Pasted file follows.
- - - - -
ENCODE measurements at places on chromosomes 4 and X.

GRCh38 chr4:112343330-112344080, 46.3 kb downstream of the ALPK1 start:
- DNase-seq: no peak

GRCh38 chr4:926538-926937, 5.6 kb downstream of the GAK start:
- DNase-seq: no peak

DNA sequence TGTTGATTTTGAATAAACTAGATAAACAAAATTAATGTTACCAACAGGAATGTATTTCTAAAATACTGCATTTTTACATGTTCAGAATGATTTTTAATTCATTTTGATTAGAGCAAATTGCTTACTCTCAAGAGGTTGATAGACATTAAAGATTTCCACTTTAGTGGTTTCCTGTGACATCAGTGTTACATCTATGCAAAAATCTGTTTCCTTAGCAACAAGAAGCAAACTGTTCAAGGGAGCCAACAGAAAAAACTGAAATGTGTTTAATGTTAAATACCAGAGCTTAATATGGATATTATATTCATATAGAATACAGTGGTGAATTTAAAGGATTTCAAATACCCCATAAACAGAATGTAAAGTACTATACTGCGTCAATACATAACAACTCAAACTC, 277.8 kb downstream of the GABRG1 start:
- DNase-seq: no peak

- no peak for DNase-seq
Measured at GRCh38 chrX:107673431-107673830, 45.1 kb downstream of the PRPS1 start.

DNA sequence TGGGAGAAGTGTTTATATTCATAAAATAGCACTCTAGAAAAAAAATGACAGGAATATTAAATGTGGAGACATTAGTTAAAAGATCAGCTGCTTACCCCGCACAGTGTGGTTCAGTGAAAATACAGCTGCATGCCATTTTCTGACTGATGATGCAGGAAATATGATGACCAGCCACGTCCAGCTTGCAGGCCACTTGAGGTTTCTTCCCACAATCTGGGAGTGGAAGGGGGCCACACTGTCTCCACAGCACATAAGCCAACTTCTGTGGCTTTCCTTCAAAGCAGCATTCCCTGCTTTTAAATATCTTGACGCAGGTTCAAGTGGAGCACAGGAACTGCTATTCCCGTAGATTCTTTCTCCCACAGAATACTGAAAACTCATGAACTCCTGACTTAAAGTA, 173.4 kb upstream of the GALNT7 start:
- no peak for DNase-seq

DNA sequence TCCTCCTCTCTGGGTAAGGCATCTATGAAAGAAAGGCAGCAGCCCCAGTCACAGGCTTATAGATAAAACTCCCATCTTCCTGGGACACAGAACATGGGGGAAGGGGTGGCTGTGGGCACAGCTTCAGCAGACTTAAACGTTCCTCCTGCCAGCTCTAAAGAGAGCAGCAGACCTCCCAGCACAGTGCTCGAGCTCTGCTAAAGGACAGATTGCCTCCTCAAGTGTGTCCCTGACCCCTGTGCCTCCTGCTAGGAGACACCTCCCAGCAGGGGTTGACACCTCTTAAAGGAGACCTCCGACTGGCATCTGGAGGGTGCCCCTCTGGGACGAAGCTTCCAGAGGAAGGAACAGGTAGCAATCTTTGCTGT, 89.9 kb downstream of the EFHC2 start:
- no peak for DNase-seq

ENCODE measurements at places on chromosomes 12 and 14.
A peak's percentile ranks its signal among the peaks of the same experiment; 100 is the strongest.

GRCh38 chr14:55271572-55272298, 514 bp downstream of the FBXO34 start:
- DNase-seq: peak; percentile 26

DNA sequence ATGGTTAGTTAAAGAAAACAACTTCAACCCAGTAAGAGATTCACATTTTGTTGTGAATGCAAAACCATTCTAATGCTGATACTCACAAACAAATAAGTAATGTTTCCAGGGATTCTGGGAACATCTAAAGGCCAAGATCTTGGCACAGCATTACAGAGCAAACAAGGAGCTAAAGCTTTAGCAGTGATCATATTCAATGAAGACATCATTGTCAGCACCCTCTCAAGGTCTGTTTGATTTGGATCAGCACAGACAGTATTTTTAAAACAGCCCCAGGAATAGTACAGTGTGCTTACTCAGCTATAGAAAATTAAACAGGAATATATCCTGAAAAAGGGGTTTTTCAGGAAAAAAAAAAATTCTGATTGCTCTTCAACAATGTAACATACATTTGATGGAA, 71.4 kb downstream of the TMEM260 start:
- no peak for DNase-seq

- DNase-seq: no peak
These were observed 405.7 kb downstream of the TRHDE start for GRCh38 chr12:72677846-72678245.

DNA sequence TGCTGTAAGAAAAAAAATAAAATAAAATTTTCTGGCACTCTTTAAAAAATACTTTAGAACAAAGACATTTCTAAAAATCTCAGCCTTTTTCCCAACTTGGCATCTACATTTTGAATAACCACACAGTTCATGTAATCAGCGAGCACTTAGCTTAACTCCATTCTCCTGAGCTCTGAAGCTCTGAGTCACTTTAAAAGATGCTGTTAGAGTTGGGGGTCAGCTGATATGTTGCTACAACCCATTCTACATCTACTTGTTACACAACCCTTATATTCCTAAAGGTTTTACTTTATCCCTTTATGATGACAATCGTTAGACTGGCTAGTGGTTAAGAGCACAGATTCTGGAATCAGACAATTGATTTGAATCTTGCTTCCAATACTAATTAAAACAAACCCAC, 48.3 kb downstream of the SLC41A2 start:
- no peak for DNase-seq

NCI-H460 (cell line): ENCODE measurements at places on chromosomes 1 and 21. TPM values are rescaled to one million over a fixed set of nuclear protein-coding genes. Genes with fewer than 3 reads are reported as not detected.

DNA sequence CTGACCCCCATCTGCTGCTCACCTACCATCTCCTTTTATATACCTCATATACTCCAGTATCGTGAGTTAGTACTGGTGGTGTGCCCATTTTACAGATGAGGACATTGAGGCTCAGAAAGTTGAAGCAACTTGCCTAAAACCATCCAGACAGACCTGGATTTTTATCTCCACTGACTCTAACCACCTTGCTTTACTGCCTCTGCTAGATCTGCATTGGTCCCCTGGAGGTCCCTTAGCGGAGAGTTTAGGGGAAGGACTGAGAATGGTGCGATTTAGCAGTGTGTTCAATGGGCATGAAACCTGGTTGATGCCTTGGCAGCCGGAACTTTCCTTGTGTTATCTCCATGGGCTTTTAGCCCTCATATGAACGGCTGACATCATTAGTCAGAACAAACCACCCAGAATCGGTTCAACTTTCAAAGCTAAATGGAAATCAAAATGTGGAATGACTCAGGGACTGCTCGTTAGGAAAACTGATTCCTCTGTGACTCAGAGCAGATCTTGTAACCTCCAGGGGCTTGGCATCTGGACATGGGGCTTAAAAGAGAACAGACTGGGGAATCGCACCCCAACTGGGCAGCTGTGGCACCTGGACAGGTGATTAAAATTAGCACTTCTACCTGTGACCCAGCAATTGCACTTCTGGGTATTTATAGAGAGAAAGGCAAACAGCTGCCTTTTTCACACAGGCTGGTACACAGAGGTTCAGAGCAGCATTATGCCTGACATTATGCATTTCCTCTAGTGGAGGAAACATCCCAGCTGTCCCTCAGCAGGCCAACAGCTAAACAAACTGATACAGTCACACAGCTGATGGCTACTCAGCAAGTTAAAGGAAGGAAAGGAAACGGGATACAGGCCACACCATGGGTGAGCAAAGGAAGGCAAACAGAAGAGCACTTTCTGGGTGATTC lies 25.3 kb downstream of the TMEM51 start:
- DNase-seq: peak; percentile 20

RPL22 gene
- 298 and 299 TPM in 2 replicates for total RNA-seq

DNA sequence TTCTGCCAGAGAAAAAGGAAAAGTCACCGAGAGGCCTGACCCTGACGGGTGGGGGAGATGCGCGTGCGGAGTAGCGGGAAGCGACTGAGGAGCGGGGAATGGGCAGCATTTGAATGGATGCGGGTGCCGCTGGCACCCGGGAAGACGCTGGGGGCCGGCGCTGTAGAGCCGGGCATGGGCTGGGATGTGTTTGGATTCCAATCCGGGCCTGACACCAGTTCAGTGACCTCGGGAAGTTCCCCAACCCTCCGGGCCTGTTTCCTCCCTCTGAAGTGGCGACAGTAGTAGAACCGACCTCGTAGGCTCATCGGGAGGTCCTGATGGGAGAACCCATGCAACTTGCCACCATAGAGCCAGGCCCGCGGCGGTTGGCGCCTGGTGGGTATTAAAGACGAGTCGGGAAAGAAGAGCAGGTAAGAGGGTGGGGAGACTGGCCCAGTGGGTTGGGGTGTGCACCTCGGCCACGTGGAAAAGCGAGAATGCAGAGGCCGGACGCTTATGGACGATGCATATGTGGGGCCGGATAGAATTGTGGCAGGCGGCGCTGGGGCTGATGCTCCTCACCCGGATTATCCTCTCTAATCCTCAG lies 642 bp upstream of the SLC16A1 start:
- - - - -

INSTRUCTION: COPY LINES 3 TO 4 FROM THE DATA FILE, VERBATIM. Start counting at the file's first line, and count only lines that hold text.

- DNase-seq: no peak

GRCh38 chr4:926538-926937, 5.6 kb downstream of the GAK start: